Tip 7— Get The Same Toys the School Has Ahead of Time
Do your very best to find out what toys, puzzles and books will be in your child’s classroom. Get the same ones and teach him how to play with them. Most behavior problems occur in school when children do not know how to manage or occupy their downtime.
There is something to be said about kids liking toys that are new and different. That is true, but kids with Autism usually lack some play skills which means without being taught how to play with new toys, they may not be able to. This will result in them spending more time engaging in sensory behaviors or having tantrums. It is better to make sure they at least know what to do with the toys that will be in their classroom.
Tip 8— Take Advantage of Community Programs to Practice School Skills
If your child is new to school they may be new to group activities like circle time and art projects. Do everything you can to make sure your child has lots of practice before school starts and school is not your child’s first exposure. They will likely need a lot of practice before they know how to sit and participate. Almost every public library in the nation has a circle time. Call your town’s library and the library in the towns surrounding you and bring your child to as many of them as possible. This is one of the best ways to prepare your child for school activities.
Tip 9— Send in Your Child’s Reinforcers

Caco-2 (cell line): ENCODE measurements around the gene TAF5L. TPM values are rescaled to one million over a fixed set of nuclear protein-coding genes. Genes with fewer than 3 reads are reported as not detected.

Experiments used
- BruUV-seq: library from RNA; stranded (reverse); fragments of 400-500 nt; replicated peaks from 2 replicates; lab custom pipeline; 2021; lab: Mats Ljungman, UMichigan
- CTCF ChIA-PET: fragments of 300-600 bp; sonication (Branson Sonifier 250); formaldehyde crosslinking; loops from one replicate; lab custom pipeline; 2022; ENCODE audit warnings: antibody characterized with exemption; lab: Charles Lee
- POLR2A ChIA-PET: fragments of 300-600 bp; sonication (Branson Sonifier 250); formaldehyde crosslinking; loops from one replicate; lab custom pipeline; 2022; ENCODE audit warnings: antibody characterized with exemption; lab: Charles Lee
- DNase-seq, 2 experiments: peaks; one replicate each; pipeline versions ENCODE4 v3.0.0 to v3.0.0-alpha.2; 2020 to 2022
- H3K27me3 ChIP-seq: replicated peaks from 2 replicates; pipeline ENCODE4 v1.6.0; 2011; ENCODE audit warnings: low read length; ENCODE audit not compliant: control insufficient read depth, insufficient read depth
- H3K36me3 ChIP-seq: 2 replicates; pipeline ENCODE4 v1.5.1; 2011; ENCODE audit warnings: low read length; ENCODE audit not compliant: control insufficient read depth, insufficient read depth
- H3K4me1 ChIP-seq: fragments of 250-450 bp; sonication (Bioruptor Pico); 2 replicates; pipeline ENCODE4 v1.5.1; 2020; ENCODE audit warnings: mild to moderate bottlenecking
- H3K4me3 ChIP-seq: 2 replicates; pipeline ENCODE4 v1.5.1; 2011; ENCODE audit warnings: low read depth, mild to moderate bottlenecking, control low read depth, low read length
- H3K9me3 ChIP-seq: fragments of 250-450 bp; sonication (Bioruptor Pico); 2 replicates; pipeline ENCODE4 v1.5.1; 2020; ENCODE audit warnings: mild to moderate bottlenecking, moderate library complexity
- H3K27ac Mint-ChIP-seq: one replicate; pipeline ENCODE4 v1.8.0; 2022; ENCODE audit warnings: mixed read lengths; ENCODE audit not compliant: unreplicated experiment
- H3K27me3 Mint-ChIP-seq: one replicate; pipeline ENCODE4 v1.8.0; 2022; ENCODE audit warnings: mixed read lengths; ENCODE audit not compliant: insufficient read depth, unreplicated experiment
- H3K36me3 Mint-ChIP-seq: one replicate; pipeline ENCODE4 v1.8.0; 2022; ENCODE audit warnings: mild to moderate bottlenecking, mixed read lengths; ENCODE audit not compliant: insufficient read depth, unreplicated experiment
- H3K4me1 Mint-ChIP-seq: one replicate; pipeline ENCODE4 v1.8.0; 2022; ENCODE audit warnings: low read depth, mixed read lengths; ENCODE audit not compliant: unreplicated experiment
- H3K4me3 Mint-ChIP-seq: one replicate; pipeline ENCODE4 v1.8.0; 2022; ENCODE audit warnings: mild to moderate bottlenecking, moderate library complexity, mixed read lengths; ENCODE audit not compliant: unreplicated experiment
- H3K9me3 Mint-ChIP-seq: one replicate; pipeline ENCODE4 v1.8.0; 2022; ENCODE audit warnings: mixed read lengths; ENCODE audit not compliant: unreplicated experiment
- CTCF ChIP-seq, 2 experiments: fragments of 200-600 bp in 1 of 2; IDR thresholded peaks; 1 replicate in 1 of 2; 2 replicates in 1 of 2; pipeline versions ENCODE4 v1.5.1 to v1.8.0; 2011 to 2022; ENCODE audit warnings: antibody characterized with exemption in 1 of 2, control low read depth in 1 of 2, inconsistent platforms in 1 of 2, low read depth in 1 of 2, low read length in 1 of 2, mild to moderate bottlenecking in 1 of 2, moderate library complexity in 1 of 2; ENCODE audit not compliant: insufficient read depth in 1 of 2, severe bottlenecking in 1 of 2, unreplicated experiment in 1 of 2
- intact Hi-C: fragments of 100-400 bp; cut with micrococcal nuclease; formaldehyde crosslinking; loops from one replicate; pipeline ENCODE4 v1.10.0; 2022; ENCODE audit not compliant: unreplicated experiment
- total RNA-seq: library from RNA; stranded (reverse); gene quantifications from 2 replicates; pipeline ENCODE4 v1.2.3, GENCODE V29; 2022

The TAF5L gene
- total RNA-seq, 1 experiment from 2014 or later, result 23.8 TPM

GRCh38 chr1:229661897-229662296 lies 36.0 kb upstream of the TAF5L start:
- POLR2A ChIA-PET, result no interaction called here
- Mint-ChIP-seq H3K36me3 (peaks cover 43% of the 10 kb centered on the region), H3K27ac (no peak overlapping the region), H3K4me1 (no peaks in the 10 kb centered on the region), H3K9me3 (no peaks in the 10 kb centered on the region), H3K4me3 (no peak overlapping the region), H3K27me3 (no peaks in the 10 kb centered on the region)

Most children with Autism will receive some form of applied behavior analysis (ABA) in the classroom. ABA works by giving your child reinforcers or rewards when they engage in a desired behavior. It helps to show them what a correct response is and know what is expected of them.
Many times children with Autism are picky and only like a few things. I don’t need to tell you that! How many times have you bought new foods or toys that your child has rejected? It may be really hard for your teacher to find something your child really enjoys. The more motivating a reinforcer is, the more a child will learn, this is always true. One of the best ways you can help your child learn more effectively at school is to send in what reinforcers have worked at home.
Tip 10— Ensure Your Child Has Identification
Every parent’s biggest fear is that their child does not talk and that there is a possibility that they will wander out of a classroom. I would love to tell you that could never happen but we are all too keenly aware from watching the news that it does.
If your child wanders, make sure his teachers know and fight to get him a 1:1 aid. If your child cannot communicate his name, your name and your phone number, make sure they are always wearing an identification bracelet. It should identify that they have Autism, their name, your name and your phone number.
Some parents fear this will stigmatize their child or that they will have a difficult time keeping them on. These two things may be true but it will help keep them safe and that is the most important thing.
It is my hope and prayer these ten tips ease your fears about sending your child to school. School will be a fun and safe place for your child. He will learn, grow and explore at a whole new level and you will watch him blossom before your eyes.
As a therapist, I can only imagine what it is like to send a child that can’t speak for themselves to school. But, what I can promise you, is if you follow these ten tips, you can be their voice.